Estimated Time of Arrival: Sometime in the next decade
Having missed this controversial Palme d'Or winner at Cannes, I now see what all the fuss was about. Following a tenacious 17-year-old girl (Emilie Dequenne) through the endless struggles of her life on the outskirts of Seraing in Belgium, the Dardenne brothers (Luc and Jean-Pierre, whose equally tough La Promesse graced the NYFF two years ago) bring their 15 years of documentary experience to bear on a narrative feature that possesses all the aching force of the best nonfiction films about labor. The heroine of the title fights to fend off poverty in the film's every frame, yearning for a job that will keep her and her alcoholic mother (Anne Yernaux) living uncomfortably in their trailer-park home. The Dardennes train their roving camera on Rosetta's hands as she baits the hook on a bottle fish trap, mixes waffle batter, peels a hard-boiled egg, or carries a heavy canister of propane back to her house: Every action is an effort. Recalling the great tradition of neorealist world-cinema classics about poor children, from Los Olvidados to Pixote, Rosetta displays an astute class consciousness that's never reducible to platitudes about the courage of the impoverished. In her debut, the young Dequenne holds the screen all the way to the end of the film, at which point the Dardennes pull off a brilliant transference of energy that puts her fate in another's hands--and perhaps the viewer's as well.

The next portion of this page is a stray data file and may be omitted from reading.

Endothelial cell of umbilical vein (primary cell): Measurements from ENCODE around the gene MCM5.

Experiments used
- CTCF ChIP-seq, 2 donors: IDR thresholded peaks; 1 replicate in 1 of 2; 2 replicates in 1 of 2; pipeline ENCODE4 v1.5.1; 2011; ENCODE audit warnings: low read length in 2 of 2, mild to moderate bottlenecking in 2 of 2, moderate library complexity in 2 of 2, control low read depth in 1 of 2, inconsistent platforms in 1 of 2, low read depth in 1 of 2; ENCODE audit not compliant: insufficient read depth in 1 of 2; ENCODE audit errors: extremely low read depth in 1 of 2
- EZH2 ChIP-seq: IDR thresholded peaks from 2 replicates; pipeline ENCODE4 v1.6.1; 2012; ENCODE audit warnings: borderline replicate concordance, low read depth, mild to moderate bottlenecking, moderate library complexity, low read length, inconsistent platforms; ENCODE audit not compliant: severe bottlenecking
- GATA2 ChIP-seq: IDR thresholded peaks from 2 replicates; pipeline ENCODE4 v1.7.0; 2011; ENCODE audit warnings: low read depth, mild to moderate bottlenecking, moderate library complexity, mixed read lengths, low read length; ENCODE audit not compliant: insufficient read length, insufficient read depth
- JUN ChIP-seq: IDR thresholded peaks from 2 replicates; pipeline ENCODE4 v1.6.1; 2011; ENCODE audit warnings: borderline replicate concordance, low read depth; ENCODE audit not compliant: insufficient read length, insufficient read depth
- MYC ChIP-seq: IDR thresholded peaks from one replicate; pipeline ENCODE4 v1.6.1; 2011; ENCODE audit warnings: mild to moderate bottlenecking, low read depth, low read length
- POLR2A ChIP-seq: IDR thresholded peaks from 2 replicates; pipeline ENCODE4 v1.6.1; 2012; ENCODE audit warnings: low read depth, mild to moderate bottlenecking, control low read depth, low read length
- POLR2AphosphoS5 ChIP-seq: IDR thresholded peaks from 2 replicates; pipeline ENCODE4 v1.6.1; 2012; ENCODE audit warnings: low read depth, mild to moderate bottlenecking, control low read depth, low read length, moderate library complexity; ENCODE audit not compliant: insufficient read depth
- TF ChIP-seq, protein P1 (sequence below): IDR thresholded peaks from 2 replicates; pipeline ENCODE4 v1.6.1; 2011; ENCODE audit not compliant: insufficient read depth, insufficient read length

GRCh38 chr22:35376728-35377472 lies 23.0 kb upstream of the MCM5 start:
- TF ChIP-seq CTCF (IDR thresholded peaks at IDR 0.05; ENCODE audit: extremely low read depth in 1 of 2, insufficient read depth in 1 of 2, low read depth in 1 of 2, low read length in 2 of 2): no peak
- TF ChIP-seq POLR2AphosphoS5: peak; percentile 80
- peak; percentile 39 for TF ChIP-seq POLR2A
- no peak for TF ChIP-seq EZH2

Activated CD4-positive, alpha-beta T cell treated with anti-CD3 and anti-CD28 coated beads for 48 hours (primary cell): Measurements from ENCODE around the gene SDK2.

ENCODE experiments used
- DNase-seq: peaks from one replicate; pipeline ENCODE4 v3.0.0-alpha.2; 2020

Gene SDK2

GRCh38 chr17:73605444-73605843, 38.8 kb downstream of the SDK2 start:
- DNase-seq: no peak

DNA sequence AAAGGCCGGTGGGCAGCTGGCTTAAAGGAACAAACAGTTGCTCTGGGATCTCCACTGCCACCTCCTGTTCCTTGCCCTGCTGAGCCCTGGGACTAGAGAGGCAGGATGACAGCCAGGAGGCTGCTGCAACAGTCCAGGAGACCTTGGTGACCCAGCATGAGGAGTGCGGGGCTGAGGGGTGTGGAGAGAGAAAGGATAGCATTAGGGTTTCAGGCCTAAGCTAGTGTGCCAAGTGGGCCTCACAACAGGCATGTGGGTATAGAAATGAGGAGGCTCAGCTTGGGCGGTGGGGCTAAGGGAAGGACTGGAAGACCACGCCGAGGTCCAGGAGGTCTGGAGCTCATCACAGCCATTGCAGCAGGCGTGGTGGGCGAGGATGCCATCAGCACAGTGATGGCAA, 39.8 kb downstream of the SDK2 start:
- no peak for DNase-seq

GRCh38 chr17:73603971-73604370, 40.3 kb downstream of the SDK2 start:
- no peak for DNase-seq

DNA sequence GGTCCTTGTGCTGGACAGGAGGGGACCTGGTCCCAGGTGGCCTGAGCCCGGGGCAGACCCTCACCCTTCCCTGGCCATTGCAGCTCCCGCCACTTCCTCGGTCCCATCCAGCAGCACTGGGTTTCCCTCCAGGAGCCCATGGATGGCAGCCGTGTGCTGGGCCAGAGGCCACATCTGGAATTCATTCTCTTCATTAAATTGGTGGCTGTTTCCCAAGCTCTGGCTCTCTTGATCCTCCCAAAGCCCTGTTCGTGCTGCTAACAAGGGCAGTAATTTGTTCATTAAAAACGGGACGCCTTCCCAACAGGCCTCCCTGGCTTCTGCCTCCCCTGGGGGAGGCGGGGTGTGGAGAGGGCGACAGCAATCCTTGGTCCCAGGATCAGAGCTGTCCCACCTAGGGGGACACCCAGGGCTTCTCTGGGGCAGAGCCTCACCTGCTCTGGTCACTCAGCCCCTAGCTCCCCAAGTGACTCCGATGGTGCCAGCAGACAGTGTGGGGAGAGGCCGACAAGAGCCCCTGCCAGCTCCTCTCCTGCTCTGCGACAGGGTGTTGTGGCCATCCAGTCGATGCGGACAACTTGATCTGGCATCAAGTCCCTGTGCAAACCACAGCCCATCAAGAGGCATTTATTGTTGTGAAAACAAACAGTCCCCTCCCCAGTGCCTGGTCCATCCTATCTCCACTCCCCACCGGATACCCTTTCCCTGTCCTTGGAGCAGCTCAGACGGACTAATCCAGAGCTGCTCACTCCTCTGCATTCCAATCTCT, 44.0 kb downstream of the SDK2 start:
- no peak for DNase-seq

ETA: February 2000--or whenever Lagoon Cinema finishes with its Christmas hits
Nonfiction films about Chernobyl have been a dime a dozen over the past decade, but this bone-chilling documentary of the 20-mile restricted zone around the nuclear accident site in the Ukraine comes closer than any other picture to portraying what the postapocalyptic world might look like. Shot in an appropriately gloomy black-and-white film stock, and named for the present and former plant workers' ominously sparse hometown near Chernobyl, Pripyat follows the few brave and/or crazy souls who continue to live and work in the area despite lethal levels of radioactivity. One elderly couple explains that they returned to the city of Chernobyl in 1993, feeling homesick and skeptical of health warnings. "What can the radioactivity do to us at our age?" one of them asks. The film's most frightening moments involve an amiable power-plant engineer who leads the camera into a main reactor room that resembles nothing so much as a hopscotch playing field with rows of numbered tiles, some of which appear to be running "a little hot." Such instances of gallows humor (not to mention the recent accident in Japan) only accentuate Pripyat's devastating point that this poisonous wasteland could be anywhere on earth.